Not being taken seriously leads to further stigmatization and an environment where sex workers and trafficking survivors do not feel comfortable speaking out about their own experiences.
"One of the main things people should know and understand is that sex workers are givers. We are people who want to give pleasure, who want to spread love and a feeling of goodness to people," Lain said.
"We're literally just like everybody else. We are your friends, your family, your cousins, the people you don't get to know all that they do because you don't create a safe enough world for us to discuss all that we do. It's secret because the world has made it secret for us."
The fight for decriminalization
In charting a new path forward, advocates say there is an important distinction to be made between decriminalizing and legalizing sex work.
"Legalization creates this incentive for law enforcement and lawmakers to create an entity for verification to achieve legalization, which is literally exactly what we don't want for sex work because the whole reason so many people get into sex work is the low barrier of entry," Lain told TAG24.
Requirements to acquire identification and report earnings to the government would put up additional obstacles for low-income people and undocumented immigrants, as well as those in abusive relationships, who are trying to make a living without undue outside interference.
"That's why legalization is not as favored because if you do something outside 'the law' and what's legal, now you're illegal again, and I know for a fact that creates a black market."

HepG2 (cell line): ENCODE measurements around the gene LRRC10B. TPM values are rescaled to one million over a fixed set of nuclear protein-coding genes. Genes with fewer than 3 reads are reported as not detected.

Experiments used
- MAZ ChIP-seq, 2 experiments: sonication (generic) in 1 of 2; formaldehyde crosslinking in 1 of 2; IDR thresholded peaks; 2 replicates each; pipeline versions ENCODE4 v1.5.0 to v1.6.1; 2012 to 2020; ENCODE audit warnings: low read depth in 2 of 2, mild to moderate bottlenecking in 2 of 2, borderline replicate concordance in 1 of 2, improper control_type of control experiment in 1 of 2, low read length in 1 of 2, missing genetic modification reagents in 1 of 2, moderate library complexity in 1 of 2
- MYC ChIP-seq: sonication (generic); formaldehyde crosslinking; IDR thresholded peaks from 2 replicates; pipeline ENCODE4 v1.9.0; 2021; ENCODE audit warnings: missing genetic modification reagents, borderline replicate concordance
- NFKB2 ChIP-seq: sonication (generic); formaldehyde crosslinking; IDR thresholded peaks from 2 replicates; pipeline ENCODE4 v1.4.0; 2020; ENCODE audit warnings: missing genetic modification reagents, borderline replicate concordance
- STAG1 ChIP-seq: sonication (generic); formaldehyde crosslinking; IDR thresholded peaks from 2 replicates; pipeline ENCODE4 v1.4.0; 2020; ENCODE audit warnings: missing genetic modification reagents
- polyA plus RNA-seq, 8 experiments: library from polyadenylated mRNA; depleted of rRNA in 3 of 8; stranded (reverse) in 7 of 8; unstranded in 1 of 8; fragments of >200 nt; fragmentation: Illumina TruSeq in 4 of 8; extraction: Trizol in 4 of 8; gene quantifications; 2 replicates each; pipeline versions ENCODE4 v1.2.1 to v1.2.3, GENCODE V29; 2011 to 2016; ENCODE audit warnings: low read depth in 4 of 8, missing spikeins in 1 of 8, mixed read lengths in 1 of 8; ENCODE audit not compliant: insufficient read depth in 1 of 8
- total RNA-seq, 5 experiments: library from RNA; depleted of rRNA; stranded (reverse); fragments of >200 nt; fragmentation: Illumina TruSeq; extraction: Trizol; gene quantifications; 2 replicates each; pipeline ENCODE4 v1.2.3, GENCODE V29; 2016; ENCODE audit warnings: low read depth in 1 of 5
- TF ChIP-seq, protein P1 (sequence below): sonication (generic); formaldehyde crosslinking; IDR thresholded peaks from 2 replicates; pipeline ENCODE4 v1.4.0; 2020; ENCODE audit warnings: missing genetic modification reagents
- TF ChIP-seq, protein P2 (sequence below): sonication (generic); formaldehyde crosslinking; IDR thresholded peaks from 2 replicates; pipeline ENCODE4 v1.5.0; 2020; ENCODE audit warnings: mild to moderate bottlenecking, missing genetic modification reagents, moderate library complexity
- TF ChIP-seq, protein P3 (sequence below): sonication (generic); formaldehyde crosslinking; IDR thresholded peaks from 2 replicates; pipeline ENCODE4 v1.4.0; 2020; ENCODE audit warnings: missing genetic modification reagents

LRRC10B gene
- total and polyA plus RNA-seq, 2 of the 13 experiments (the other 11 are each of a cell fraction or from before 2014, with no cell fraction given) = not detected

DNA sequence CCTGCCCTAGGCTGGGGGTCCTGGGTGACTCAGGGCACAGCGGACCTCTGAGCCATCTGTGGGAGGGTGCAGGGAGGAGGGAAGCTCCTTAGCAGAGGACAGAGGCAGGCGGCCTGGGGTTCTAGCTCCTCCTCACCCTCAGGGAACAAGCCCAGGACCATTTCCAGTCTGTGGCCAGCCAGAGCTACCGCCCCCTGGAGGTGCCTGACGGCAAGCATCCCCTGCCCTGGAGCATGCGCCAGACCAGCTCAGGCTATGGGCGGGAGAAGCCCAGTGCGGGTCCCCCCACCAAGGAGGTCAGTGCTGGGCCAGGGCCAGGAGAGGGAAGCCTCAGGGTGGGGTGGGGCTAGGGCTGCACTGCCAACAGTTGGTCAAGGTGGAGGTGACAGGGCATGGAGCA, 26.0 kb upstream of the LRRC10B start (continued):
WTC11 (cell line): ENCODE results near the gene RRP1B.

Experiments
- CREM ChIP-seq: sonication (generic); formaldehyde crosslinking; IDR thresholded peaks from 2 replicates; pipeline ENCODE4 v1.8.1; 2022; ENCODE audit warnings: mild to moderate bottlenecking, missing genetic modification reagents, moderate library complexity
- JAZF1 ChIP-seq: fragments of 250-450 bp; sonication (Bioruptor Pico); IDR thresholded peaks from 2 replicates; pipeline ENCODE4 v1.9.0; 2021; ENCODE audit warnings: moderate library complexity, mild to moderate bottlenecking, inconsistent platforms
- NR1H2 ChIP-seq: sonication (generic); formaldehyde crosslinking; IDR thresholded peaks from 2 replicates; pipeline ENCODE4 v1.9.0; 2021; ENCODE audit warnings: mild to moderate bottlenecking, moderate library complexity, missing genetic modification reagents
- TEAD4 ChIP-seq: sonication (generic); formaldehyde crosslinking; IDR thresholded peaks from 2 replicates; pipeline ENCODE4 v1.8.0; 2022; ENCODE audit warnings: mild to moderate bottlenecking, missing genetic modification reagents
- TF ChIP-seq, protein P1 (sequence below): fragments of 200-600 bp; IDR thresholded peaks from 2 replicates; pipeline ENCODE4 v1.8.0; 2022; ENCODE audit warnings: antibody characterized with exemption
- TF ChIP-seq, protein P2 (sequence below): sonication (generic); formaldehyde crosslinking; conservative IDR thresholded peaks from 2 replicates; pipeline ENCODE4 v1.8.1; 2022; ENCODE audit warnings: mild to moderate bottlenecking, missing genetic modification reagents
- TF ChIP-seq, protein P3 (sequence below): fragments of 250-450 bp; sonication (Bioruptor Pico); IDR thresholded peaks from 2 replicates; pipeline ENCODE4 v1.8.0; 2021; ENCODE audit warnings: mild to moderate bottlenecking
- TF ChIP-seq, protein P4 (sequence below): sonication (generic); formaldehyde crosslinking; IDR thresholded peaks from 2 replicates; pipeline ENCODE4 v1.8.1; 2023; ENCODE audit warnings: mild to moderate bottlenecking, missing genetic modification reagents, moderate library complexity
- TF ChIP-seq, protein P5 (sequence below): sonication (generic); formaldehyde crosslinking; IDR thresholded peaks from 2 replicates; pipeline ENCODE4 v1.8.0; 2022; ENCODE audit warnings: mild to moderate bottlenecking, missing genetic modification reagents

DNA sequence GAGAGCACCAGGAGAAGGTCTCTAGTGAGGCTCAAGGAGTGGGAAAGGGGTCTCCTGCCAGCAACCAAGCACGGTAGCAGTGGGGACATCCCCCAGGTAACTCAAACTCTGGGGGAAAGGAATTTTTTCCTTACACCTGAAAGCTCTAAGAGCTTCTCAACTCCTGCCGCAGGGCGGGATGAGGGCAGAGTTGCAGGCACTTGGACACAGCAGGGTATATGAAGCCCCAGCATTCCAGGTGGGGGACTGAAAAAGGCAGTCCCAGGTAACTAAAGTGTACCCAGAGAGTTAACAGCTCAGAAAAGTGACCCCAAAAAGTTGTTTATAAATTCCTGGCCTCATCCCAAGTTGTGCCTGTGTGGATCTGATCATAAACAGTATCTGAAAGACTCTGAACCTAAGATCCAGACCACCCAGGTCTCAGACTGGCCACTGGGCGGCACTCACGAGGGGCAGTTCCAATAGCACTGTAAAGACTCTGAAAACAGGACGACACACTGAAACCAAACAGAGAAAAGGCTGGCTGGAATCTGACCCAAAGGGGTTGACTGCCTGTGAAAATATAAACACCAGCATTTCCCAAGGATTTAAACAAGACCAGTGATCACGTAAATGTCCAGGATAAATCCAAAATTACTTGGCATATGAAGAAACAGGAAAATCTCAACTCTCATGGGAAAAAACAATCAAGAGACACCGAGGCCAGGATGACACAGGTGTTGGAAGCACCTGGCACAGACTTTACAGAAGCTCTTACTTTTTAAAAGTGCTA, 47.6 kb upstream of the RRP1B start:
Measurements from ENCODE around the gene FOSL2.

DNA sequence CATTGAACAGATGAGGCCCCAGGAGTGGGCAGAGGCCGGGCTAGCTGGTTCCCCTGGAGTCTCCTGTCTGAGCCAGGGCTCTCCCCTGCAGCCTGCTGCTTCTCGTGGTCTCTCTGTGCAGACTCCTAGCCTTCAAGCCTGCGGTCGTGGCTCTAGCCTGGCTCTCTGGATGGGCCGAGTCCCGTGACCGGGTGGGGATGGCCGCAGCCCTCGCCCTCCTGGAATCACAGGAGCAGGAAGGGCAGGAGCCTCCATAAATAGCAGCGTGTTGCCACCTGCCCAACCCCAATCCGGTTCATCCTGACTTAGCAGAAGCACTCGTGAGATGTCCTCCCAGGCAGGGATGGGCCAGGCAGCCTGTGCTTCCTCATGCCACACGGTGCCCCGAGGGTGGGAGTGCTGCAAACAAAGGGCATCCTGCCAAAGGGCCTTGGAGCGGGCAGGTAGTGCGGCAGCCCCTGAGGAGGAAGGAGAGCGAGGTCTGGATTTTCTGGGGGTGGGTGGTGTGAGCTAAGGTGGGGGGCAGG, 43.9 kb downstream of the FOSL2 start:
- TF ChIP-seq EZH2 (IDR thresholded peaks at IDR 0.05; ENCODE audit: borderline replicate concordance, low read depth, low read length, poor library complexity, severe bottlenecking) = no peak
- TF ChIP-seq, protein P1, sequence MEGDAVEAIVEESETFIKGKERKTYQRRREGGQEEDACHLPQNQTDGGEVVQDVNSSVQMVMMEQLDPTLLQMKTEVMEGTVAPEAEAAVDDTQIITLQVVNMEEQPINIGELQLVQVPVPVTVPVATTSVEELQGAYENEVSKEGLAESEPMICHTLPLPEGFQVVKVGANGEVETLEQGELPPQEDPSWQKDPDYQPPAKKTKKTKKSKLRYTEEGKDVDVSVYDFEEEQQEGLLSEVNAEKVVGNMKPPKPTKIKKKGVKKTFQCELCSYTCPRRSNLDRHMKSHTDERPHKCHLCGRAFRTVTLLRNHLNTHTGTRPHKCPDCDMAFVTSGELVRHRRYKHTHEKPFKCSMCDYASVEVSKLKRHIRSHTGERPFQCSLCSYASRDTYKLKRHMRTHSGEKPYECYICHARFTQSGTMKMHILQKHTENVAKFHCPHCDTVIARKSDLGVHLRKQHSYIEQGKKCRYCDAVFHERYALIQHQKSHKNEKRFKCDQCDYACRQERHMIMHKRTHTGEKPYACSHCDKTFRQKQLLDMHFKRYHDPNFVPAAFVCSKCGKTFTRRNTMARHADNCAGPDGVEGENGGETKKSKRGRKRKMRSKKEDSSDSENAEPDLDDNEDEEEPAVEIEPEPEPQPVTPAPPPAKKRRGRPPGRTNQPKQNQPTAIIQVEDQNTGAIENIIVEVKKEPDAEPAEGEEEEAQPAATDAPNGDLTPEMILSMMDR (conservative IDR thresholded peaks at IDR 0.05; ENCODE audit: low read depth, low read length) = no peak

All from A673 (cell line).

The legalization of recreational marijuana is a case in point. Burdensome application, licensing, and renewal fees have eliminated mom-and-pop cannabis farms in many places while allowing major conglomerates to rake in huge profits. Once a limit on available licenses is reached, everyone else is forced to operate underground.
"The point of decriminalization is that none of that would exist because it's a consensual agreement between two adults, just two adults making this decision on their own."
Recognizing sex workers' contributions
Apart from decrying US policies that lead to trafficking and exploitation, Lain also traveled to the UN to tell the world about the good sex workers can bring to the table – if they are treated with the dignity and respect they deserve.
"In real talk, I just want people to sit back and realize how many contributions sex workers have made to society," Lain said. "For instance, we have so much knowledge on sexual health, and the industry of sex education and sexual health is so behind."
Those in the porn industry have sex so frequently that they are often able to identity the signs of emerging sexually transmitted infections (STIs) and diseases before they reach scientists and the wider public. While many people are aware of syphilis, chlamydia, and gonorrhea, there are other STIs, like Mycoplasma genitalium (Mgen), virtually unknown outside the sex industry.
"Because we're not talked to, researched with, collaborated with by research professionals or other educational institutions and those in academia, those infections don't get discovered and put into the general population narrative," Lain warned.
On top of that, public health officials had a lot to learn from sex workers about contact-tracing measures to curb the spread of Covid-19, knowledge that could help prepare the world for future global pandemics.
"Consent and boundary safety practices, all this stuff that came out of #MeToo, we have been doing that," Lain continued. "Strippers practice consent every day. They literally negotiate it in the most vulnerable position: naked on five-inch stilettos."
"We have so much information we can help the world with, if they would stop discounting us."
Cover photo: Courtesy of Lotus Lain